The entire University of Michigan athletic department is on lockdown.
This comes after a Michigan Department of Health and Human Services recommendation Saturday that the University suspend athletic activities as a result of the introduction and ongoing spread of the newest B.1.1.7 variant of COVID-19 within the athletic department.
The variant — first discovered in the United Kingdom — is estimated to be around 40-70% more infectious than the current SARS-CoV-2 strain that is COVID-19 as we know it. It was brought to Michigan (both the state and University) by a Michigan athlete traveling from the U.K. at the start of the winter semester.
Now, with all athletics suspended and the entire program subjected to a full 14-day quarantine, questions arise about how this could have happened.
What it comes down to is exactly what’s being done right now — two entire weeks of isolation.
Currently, the U.K. is on the CDC’s list of countries with high-risk travelers, and travel from the U.K. to the United States is prohibited — with a few exceptions. Included within those exceptions are F-1 student visas and U.S. citizens returning to the states, one of which the U-M athlete almost certainly fell under.
Now, I’m not saying people should not be able to return home to the U.S. or that a student should not be able to visit their family in the U.K. and then come back. That’s not what inherently caused the B.1.1.7 outbreak in the athletic department. Instead, it’s the inability to enforce quarantining on individuals.
The CDC requires a negative COVID-19 test result one-to-three days prior to traveling back to the U.S., and although that is a good procedure, it is the only enforceable step and not impervious to the transmission of the virus, as proven by the U-M athlete. The CDC recommends a 14-day quarantine, but at every level, it has no power to actually enforce it.
A lot of the things CDC recommends during travel can only be enforced by the privately owned, for-profit operating airlines who wouldn’t do anything to discourage travel because they’re already struggling as is. And once a passenger lands, they can only be regulated by state protocols, which have a huge degree of variation from mandatory quarantine to not even requiring masks.
In Michigan? No travel restrictions. No required quarantine.
At the University, we can assume the athletic department requires a quarantine period until a negative PCR test is presented after the individual’s arrival to campus. Unfortunately, tests can come back negative despite the person being infected with the virus. For three to five days after being exposed, a PCR test can still turn up negative, meaning if a student-athlete contracted it on any part of their journey back to Ann Arbor and tested negative up to five days later, it is not guaranteed they are virus-free.
But how much difference could a full 14-day required quarantine make? Honestly, quite a bit.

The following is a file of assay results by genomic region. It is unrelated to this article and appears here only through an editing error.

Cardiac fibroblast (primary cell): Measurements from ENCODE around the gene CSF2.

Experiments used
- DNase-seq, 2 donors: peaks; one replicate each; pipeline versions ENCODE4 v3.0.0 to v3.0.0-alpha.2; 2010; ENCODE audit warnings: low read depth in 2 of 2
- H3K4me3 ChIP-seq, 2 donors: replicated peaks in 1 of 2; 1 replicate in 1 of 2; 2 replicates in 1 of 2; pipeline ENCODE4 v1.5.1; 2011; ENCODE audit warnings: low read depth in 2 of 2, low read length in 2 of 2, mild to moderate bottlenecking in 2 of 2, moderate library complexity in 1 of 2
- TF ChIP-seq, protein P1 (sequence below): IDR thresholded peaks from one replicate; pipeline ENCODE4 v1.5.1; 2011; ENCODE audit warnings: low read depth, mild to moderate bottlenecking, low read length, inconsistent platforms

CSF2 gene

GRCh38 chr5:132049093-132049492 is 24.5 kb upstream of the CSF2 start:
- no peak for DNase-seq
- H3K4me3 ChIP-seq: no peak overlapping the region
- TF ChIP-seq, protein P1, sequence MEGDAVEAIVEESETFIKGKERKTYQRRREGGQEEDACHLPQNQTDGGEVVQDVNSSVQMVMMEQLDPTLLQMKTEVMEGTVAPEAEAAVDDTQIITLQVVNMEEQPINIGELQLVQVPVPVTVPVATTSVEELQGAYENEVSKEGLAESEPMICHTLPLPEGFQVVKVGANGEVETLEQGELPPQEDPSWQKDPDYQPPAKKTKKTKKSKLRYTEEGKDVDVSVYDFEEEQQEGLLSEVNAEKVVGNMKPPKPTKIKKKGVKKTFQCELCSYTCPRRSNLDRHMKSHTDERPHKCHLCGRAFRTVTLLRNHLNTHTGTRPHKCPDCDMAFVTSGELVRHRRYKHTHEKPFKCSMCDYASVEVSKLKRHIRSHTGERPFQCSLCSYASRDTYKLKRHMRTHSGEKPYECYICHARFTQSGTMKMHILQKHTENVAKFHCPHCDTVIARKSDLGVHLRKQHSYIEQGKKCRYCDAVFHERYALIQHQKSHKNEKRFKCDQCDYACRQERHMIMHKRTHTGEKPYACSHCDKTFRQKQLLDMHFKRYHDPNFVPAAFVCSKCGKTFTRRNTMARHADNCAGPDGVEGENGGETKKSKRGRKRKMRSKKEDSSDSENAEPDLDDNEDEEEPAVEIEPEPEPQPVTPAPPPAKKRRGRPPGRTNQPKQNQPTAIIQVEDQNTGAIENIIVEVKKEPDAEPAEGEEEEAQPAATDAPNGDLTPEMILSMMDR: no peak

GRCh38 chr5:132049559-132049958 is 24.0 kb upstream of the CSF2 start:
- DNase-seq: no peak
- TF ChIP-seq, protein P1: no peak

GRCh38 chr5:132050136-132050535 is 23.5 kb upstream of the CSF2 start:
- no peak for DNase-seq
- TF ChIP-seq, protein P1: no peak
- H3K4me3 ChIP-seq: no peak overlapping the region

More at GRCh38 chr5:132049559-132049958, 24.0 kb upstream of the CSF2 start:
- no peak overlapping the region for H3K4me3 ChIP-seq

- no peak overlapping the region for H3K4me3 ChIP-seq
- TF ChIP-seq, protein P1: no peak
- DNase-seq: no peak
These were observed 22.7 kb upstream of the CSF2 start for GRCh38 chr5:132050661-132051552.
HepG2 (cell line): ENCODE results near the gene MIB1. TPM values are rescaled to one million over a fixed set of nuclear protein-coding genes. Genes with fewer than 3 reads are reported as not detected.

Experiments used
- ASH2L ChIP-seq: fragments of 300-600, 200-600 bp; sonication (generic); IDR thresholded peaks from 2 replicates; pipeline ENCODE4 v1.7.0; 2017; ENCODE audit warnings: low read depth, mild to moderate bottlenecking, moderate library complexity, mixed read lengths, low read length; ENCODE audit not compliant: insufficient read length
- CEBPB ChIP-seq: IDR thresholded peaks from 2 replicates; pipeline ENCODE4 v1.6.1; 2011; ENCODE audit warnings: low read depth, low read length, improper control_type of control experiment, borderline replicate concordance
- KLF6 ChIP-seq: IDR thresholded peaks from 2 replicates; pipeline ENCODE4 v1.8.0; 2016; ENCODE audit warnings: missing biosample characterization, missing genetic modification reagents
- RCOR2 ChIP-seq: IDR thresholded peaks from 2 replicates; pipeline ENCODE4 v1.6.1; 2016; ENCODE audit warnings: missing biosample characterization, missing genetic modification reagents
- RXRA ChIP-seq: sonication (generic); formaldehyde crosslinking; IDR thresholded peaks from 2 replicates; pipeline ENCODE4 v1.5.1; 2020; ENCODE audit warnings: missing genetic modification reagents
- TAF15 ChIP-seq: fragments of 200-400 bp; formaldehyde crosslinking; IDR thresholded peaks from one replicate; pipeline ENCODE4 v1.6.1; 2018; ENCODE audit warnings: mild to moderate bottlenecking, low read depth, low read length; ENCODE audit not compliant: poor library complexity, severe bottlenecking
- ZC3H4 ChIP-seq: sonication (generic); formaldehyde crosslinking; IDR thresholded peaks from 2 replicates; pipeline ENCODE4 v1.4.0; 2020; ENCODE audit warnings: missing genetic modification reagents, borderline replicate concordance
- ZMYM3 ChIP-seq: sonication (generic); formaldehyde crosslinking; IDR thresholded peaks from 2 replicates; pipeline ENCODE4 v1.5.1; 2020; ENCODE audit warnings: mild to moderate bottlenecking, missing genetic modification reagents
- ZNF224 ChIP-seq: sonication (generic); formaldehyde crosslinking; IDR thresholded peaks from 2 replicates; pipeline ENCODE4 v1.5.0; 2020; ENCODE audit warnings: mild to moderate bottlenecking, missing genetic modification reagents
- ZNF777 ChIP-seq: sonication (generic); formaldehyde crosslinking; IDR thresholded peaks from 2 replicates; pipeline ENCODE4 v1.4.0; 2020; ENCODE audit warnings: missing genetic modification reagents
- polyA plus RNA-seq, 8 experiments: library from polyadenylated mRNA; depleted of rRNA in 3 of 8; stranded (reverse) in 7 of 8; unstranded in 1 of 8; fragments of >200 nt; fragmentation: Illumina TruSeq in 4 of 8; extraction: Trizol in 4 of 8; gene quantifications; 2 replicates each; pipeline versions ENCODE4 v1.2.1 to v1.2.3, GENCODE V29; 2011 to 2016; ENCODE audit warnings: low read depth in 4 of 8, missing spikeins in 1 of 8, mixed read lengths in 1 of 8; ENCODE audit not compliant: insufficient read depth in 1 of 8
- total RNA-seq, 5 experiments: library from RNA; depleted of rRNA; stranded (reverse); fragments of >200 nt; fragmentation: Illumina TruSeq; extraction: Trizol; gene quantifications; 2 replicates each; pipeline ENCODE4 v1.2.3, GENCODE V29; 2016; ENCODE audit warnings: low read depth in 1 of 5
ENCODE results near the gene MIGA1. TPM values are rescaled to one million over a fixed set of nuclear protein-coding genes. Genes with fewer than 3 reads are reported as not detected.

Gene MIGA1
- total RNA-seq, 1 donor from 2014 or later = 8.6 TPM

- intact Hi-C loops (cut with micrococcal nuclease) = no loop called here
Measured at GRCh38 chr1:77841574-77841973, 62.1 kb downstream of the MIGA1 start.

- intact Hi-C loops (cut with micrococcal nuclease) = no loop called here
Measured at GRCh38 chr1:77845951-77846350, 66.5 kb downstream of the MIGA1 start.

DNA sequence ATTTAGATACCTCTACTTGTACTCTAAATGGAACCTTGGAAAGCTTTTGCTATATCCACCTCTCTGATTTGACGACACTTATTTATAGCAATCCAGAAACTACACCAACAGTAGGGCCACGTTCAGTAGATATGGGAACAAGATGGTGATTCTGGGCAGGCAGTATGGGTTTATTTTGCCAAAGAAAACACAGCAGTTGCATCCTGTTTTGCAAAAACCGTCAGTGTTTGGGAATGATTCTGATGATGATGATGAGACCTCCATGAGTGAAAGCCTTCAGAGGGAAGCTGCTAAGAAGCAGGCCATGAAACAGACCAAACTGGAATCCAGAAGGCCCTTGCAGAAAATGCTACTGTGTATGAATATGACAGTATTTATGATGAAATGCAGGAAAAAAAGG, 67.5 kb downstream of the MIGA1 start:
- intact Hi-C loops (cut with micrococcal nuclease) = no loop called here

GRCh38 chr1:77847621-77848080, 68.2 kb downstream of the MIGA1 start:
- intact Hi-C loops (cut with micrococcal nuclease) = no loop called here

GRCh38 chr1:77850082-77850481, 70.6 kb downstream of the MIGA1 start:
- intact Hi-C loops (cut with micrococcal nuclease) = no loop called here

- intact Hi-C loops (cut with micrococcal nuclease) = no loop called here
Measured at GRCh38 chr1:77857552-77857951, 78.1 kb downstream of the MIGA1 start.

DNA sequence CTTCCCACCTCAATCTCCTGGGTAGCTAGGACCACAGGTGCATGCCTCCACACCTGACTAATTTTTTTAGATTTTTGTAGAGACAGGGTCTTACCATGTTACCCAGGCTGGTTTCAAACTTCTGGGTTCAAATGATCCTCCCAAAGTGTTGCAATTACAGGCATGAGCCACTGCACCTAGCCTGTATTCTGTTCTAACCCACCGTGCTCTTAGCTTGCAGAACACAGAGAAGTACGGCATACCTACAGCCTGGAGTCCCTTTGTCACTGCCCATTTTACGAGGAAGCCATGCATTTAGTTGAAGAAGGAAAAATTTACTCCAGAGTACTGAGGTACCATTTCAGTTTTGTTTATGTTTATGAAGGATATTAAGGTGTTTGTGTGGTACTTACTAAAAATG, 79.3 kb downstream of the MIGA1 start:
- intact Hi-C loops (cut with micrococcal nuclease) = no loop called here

Just look at Australia, one of the more COVID-conscious countries with stringent policies:
“All international travelers are required to quarantine for 14 days at the first point of entry, unless they’re granted an exemption upon request,” per the Australian health department. “Quarantines take place in state-designated facilities and fees depend on the state, ranging from $2500 for one adult in the Northern Territory to $3000 for one adult in New South Wales.”
This requires quarantine in a state facility, meaning it is truly mandated. And though it doesn’t account for the entire scope of reduced cases, the numbers speak volumes.
Per one million people, Australia has 1,128.08 cases and 35.65 deaths. The U.S. has 74,848.97 cases and 1,251 deaths per one million people. That’s nearly 67 times the number of cases and 35 times the deaths after being adjusted for population.
Quarantining and other COVID-19 protocols work, but we don’t have them in the state or majority of the country.
There was never a way to prevent the B.1.1.7 strain from coming to the U.S., and Michigan for that matter, with the current system we have in place. It’s unfortunate it came to Ann Arbor and is making its way through the athletic department, but it was almost inevitable.
Michigan followed all Big Ten protocols and violated no federal or state regulations, it’s just that none of them were — or are — enough. If the athletic department implemented its own 14-day mandated quarantine after the return, a system-wide pause could have been avoided with just one athlete taking a pause.
Now, in a last-ditch effort by the MDHHS to contain the B.1.1.7 variant, Michigan shut down the athletic department for 14 days.
If the right regulations were in place and enforced, it never would have had to.
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